It was strange, how quickly her life adjusted to keeping a tiny, hungry, yellow secret. To be fair, the little mouse actually didn't cause very much trouble the two days she had kept him at her house. He was usually quiet and, while not exactly easy going, he wasn't super high-strung either. Basically, the injured little electric mouse stayed hidden in her room while Red went about her day. Pichu didn't like it, but thus far had yet to get into more trouble than frying a couple of her children toys that were fancy enough to have electric parts.
Pretty, quiet, too. Red hadn't been forced to make one excuse to her mom for the past two days. Well, aside from squirreling food upstairs to feed the little guy. As mentioned above, he was hungry. Red had watched in awe as he ate twice as much as her regular meal size in just one sitting. It had been both inspiring and terrifying to watch the tiny pokemon basically eat his weight worth in chicken pasta. Where did the little guy put it all?
Even more distressing was its apparent obsession with ketchup. Red had made the mistake of adding ketchup to the chicken tenders she brought up for lunch and now the yellow menace wouldn't eat anything unless it was sopping with the tomato condiment. Luckily, the chicken pasta was deemed acceptable without any extra toppings. Red didn't know if she could stomach watching him eat it with a gallon of ketchup on it.
Speaking of which, she was lucky her mother hadn't noticed that they were so low on ketchup. Red would be worried about running out, except the little guy wouldn't be staying much longer. He was all but fully healed.
Red silently marveled at how resilient pokemon were. They were capable of incredible feats of elemental prowess and endurance. They healed incredibly quickly, as evidence in Red's little Pichu.
No, Red corrected, not mine. He's leaving tomorrow, soon as it's light out. He can't be mine.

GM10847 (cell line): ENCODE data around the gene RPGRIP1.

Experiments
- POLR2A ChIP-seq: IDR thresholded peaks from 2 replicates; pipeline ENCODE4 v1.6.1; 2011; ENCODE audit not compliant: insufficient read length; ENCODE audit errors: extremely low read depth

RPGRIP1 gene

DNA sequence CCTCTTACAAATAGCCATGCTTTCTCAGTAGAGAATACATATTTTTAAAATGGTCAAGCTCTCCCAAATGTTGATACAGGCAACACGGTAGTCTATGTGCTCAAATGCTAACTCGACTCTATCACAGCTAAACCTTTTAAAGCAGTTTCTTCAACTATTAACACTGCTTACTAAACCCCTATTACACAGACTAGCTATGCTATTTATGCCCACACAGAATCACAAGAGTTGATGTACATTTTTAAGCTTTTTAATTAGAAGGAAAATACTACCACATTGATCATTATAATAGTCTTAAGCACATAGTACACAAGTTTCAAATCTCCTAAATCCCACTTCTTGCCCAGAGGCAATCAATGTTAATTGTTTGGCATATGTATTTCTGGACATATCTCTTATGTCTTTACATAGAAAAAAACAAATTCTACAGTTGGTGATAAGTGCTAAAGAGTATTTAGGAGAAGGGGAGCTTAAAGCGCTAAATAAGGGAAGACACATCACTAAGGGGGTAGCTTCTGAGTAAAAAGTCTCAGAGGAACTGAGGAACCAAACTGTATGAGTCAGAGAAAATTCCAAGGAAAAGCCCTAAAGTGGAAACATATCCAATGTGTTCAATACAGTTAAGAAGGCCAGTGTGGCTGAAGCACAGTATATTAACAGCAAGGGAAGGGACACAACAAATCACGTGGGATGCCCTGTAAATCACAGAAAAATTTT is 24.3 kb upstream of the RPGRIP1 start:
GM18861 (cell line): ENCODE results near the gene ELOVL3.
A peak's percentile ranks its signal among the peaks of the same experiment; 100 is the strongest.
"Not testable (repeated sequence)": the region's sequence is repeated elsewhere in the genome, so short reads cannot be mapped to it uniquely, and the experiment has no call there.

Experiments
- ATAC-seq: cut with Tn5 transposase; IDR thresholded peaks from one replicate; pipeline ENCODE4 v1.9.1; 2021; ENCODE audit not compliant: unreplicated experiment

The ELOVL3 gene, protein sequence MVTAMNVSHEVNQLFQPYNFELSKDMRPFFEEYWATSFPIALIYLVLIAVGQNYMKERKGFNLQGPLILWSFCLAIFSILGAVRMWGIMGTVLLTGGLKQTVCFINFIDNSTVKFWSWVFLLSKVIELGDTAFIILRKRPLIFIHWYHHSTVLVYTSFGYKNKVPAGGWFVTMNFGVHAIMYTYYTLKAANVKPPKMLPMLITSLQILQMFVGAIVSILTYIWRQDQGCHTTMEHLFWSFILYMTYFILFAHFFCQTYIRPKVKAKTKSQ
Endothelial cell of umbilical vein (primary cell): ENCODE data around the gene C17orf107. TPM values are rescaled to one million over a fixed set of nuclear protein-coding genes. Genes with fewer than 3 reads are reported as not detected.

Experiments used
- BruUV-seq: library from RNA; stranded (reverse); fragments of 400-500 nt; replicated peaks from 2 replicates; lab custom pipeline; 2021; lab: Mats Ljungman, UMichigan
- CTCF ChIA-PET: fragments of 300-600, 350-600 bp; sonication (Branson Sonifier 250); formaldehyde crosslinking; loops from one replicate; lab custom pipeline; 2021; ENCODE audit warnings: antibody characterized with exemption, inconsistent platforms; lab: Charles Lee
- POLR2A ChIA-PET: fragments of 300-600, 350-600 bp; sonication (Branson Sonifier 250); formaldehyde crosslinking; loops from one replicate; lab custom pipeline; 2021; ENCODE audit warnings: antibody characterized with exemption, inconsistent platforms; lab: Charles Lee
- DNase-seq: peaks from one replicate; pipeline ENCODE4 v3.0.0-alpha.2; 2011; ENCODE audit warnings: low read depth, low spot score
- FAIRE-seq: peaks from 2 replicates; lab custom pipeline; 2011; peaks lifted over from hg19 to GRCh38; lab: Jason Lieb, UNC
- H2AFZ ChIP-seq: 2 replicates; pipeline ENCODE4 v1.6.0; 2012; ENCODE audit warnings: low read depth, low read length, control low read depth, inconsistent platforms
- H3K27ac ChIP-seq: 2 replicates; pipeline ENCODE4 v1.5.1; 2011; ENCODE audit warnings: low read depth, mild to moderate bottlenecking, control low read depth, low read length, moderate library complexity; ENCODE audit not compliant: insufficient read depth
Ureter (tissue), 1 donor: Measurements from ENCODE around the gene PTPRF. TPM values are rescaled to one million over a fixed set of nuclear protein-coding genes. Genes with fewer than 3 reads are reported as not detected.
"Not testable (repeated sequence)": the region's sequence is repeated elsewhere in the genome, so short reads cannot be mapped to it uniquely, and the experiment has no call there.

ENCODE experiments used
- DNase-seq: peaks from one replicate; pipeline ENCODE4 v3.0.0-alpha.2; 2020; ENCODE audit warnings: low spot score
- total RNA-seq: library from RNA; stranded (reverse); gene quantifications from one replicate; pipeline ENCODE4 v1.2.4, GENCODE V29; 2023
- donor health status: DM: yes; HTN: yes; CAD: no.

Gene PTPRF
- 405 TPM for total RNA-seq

But, it would be wrong to keep him if he didn't want to stay, seeing as she had taken him in to help him. He hadn't had the option of battling for his freedom. And, besides, she had no pokeball.
The little guy could have honestly left this afternoon, but Red wanted to keep him just a little longer. He was so cute...
Except, as the sun slipped forther along the horizon, afternoon blue melting to sunset pink, then bleeding to midnight blue, Red knew that she could not steal away any more time from the hourglass. Tomorrow, as the horizon lit up with the rays of gone, she would take the little pichu up the dirt road, down the side path, and eventually to the forest that rests outside of Pallet.
Red wondered whether she would cry then. She was almost crying now, lounging on her bed and watching the little pichu toddle about her room. He was very curious, poking things and sniffing them. He was wary of her alarm clock, its pokeball shape no doubt reminding it of the threat of capture. He liked her plushy collection, often curling up among the stuffed pokemon dolls for a nap. He didn't seem to understand the TV. Whenever Red turned it on, he would sit, transfixed as the flashing colors bespelled him.
So many little details learned over the past few days, yet Red knew and yearned to learn the rest of her little friend's quirks.
She really hoped she wouldn't cry tomorrow. The little guy would get upset if she did, he got angry when she came back one day with a scraped knee. If she started crying he probably wouldn't be too pleased.
For only being in one another's presence for a scant time, Red and the Pichu were surprisingly close. Part of Red wished they weren't.
She sighed as she glanced over at the clock. It was nearing midnight. While Red wanted to stretch the last few hours out, she knew they both needed to be more rested, even if sleeping cut into her time with the cute thunder mouse.
Red reached out as the pichu toddled past her and carefully plucked him up off the floor- something he had eventually become used to over the last few days. She then laid him in the nest he had made out of his sleeping area.
Red smiled down at him softly as she said for the last time, "Goodnight, little one. Sweet dreams and happy nocturnal visions."
Red then moved to her own bed and climbed in, turning out the bedside table lamp, and plunging the room into almost total darkness. The light from the stars and moon danced down through her window, casting the room in blue silver light. Red glanced over to the Pichu, watching how his silver lit form slowly rose and fell with each breath.
For a moment, Red blinked her eyes, willing herself to remember this moonlit night and her tears away.
Her eyes closed as a lucky comet raced across the sky.